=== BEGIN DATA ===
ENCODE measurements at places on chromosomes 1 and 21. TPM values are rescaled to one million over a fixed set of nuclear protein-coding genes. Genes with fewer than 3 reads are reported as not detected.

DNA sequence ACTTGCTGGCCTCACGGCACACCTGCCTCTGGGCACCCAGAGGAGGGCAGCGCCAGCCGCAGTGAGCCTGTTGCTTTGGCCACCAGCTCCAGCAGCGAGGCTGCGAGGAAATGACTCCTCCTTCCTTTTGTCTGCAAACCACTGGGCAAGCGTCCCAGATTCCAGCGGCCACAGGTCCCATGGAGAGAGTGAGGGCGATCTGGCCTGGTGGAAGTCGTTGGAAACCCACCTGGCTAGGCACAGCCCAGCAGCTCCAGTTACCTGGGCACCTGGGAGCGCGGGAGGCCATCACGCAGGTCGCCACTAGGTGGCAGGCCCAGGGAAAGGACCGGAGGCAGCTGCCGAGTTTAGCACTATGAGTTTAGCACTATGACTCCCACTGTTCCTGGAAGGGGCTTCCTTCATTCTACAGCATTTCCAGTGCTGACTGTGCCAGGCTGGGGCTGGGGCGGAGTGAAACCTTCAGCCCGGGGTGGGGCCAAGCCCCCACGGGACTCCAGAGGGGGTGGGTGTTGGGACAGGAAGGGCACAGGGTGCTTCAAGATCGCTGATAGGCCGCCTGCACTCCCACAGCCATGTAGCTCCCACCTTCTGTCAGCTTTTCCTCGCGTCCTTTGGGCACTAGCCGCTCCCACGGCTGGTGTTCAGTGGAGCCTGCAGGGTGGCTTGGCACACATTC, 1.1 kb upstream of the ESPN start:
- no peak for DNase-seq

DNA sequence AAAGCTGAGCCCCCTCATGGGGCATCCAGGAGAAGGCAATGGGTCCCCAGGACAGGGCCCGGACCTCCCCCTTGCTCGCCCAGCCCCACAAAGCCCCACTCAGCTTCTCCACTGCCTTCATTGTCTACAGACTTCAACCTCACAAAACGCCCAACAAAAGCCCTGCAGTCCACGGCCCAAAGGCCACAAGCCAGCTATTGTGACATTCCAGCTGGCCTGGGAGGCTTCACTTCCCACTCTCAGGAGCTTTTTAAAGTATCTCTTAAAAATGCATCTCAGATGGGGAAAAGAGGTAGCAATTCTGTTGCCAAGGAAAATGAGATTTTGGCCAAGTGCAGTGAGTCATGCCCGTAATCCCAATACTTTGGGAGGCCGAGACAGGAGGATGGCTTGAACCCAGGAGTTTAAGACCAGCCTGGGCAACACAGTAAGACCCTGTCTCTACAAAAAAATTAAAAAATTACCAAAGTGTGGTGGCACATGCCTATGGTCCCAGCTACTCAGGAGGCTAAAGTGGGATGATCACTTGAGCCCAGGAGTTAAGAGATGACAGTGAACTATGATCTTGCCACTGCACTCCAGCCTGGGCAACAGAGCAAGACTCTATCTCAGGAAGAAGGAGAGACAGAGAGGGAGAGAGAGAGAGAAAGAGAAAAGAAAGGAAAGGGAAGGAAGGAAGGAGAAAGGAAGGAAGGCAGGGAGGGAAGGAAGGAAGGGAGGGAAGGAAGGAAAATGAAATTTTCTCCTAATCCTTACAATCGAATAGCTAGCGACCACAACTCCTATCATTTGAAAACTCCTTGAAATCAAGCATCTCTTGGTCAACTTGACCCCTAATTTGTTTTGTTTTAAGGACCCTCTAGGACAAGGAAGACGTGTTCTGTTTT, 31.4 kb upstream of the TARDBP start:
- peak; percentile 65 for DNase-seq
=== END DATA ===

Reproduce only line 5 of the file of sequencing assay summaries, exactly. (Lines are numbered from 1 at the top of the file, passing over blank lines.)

- peak; percentile 65 for DNase-seq